The evidence in this case indicates that Respondent (1) registered the disputed domain name on the day of the public announcement of Complainant’s joint venture; (2) made no use of the name in connection with an active website, and (3) initiated contact with Complainant asking "are you avanadeconsulting too?". Respondent’s initial contact is inconsistent with his subsequent contention that he knew well of Complainant’s business, and intended to be critical of that business.
Having established his presence with Complainant and having received a cease and desist demand, Respondent’s e-mail address then generated a "want to buy avanadeconsulting.com?" message. He suggested that a "friend" had the domain name for sale, indicated that it was otherwise intended for use in connection with a critical site, and indicated that the friend is "open to offers".
The Panel does not accept Respondent’s claim that the offer for sale should be overlooked because, unknown to him, it was undertaken by a "younger family member". The course of conduct beginning with Respondent’s initial contact is consistent with an intention to generate Complainant’s interest in purchasing the name. The shift to "friend" and unidentified "family member" conveniently followed Respondent’s receipt of a legal warning from Complainant.
The Panel finds that Respondent primarily registered and used the domain name in connection with an offer for sale to Complainant for consideration in excess of his out-of-pocket costs in connection with the name. This constitutes bad faith within the meaning of paragraph 4(b)(i) of the Policy.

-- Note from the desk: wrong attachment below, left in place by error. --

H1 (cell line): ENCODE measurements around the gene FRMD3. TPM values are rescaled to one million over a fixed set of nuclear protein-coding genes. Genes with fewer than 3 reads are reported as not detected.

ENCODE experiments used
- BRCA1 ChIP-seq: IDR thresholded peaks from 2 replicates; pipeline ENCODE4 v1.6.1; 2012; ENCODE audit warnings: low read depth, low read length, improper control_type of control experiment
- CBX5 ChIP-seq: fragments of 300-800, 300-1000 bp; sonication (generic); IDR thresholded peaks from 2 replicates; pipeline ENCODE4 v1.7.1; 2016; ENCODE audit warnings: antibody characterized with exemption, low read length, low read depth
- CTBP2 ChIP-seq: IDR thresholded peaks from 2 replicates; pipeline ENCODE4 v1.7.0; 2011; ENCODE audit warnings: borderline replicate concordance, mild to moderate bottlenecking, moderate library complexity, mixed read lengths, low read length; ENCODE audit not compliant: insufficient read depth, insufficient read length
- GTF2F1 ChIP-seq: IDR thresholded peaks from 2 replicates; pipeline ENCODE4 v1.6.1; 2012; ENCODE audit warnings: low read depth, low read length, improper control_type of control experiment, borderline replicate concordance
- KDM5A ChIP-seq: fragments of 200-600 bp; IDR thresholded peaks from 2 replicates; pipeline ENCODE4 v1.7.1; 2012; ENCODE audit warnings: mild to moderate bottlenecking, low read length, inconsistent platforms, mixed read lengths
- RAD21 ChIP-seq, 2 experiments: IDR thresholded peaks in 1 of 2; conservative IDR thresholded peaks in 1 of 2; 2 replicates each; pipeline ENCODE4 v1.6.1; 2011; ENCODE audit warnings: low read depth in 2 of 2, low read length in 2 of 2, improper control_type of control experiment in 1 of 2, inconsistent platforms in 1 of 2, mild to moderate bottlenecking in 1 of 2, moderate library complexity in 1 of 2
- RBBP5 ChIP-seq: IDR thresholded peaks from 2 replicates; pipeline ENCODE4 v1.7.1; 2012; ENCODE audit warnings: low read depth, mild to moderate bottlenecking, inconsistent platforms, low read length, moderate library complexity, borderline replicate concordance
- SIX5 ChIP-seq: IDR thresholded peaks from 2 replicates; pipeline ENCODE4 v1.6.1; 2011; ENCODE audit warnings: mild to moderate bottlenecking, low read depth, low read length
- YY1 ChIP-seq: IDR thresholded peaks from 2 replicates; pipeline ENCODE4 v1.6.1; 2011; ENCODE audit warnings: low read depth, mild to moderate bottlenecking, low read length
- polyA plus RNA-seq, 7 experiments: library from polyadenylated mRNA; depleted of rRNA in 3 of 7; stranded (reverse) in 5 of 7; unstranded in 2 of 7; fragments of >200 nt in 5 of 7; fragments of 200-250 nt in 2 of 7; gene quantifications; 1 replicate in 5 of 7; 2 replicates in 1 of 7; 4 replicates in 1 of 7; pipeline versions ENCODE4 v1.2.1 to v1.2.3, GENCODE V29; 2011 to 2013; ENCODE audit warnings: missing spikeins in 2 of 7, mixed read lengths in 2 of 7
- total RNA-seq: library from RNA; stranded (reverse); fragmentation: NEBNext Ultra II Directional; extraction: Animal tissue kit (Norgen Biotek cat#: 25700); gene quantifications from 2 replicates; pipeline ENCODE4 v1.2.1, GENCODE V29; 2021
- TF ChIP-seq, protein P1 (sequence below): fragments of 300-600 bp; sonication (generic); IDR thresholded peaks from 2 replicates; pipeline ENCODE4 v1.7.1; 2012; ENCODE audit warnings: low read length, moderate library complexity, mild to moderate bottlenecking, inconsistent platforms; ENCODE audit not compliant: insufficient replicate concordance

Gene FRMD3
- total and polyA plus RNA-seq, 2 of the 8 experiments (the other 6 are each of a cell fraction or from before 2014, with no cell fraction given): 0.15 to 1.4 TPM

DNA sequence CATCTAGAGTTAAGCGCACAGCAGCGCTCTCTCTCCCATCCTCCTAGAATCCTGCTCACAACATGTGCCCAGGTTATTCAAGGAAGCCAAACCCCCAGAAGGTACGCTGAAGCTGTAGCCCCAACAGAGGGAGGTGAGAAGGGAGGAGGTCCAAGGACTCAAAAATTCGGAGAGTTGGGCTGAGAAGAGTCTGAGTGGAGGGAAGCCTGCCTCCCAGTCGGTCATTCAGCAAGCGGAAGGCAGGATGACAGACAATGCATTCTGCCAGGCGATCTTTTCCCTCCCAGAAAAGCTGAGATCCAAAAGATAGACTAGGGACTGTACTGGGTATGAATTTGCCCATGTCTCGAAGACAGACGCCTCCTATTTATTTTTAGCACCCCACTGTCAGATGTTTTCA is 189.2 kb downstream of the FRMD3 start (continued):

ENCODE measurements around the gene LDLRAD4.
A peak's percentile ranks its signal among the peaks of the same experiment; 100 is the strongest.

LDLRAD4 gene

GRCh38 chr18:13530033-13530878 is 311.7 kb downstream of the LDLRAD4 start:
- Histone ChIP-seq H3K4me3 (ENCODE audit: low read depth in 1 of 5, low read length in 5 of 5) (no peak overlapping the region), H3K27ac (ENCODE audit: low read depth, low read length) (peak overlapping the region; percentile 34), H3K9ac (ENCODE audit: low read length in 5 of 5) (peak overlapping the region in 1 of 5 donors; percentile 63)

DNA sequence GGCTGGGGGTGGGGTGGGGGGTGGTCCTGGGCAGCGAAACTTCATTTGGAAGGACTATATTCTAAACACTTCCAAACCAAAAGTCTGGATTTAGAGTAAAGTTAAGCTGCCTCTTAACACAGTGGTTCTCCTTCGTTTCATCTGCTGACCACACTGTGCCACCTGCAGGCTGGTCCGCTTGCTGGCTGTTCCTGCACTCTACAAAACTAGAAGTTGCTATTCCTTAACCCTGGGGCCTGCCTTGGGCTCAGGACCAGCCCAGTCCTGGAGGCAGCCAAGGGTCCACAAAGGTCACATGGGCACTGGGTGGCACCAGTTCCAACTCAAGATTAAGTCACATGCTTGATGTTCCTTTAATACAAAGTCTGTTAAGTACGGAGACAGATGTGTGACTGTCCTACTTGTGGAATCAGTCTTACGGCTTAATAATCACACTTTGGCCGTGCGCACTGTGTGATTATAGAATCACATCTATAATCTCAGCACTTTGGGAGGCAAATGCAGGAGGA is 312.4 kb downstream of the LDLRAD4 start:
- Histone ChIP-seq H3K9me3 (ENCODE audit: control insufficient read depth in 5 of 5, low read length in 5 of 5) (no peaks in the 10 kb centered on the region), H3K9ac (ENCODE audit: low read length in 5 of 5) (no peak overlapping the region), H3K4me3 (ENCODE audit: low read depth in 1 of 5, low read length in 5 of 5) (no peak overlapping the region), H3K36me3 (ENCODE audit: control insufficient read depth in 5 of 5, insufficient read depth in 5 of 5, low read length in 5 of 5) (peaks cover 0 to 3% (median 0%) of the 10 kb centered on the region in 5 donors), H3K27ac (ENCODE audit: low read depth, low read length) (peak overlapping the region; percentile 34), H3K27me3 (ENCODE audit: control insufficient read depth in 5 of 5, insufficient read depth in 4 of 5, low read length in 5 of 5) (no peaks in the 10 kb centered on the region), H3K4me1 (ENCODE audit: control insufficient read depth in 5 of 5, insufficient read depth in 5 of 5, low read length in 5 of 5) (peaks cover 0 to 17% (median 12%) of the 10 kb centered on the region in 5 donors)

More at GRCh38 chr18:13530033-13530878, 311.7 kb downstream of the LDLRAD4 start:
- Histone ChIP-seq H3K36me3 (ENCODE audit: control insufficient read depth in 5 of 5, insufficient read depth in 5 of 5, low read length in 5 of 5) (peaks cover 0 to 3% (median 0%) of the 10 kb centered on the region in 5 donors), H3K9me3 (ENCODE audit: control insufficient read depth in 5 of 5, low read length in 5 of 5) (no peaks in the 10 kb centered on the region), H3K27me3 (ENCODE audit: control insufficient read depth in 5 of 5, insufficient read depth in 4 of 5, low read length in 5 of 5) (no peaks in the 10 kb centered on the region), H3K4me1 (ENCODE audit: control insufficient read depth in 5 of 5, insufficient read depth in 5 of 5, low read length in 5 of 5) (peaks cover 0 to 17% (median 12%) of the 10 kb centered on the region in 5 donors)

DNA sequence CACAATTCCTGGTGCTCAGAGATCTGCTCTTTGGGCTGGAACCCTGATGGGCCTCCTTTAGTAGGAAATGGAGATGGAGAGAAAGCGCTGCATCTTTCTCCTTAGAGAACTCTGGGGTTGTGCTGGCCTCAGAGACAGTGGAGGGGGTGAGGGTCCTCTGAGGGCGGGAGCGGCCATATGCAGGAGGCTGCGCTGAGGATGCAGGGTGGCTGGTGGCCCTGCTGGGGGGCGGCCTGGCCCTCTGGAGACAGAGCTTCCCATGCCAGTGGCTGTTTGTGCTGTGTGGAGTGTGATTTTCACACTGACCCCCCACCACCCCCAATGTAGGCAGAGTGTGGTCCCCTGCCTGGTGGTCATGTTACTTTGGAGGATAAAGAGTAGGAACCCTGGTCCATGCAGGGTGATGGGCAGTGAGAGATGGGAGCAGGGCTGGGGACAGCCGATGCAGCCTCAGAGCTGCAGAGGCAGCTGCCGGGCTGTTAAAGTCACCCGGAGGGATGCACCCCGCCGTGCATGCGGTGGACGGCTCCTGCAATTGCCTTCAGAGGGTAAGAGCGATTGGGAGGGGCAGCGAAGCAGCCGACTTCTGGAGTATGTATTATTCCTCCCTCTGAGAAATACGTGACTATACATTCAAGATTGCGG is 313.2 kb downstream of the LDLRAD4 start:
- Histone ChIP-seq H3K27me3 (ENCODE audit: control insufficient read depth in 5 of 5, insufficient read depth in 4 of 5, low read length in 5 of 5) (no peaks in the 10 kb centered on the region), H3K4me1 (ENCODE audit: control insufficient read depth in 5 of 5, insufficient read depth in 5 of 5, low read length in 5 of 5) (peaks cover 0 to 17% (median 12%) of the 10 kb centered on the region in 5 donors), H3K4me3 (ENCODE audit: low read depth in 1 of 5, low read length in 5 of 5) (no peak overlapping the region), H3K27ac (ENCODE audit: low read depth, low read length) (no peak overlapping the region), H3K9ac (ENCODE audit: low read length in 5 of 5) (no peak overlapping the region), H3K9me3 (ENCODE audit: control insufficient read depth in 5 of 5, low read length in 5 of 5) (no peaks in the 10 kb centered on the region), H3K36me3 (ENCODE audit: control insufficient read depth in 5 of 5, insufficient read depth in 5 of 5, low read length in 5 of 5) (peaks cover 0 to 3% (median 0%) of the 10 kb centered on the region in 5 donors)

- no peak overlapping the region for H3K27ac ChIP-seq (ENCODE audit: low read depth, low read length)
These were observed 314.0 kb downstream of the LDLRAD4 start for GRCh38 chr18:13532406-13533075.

Complainant has established the third and final element necessary for a finding that the Respondent has engaged in abusive domain name registration and use.
The Panel will therefore request the registrar to transfer the domain name <avanadeconsulting.com> to the Complainant.
Based on its finding that the Respondent, Robert Tansey, has engaged in abusive registration and use of the domain name <avanadeconsulting.com> within the meaning of paragraph 4(a) of the Policy, the Panel orders that the domain name <avanadeconsulting.com> be transferred to the Complainant, Avanade Inc.
Frederick M. Abbott
Dated: September 2, 2001
1. See, e.g., Desert Schools Federal Credit Union v. Symlink Communications, llc, WIPO Case No. D2001-0528, decided July 4, 2001.
2. See J. Thomas McCarthy, 2 McCarthy on Trademarks and Unfair Competition, § 19:132 (4th ed. 1996 and updated).
3. Wal-Mart Stores, Inc. v. Walsucks and Walmarket Puerto Rico, WIPO Case No. D2000-0477, decided July 20, 2000.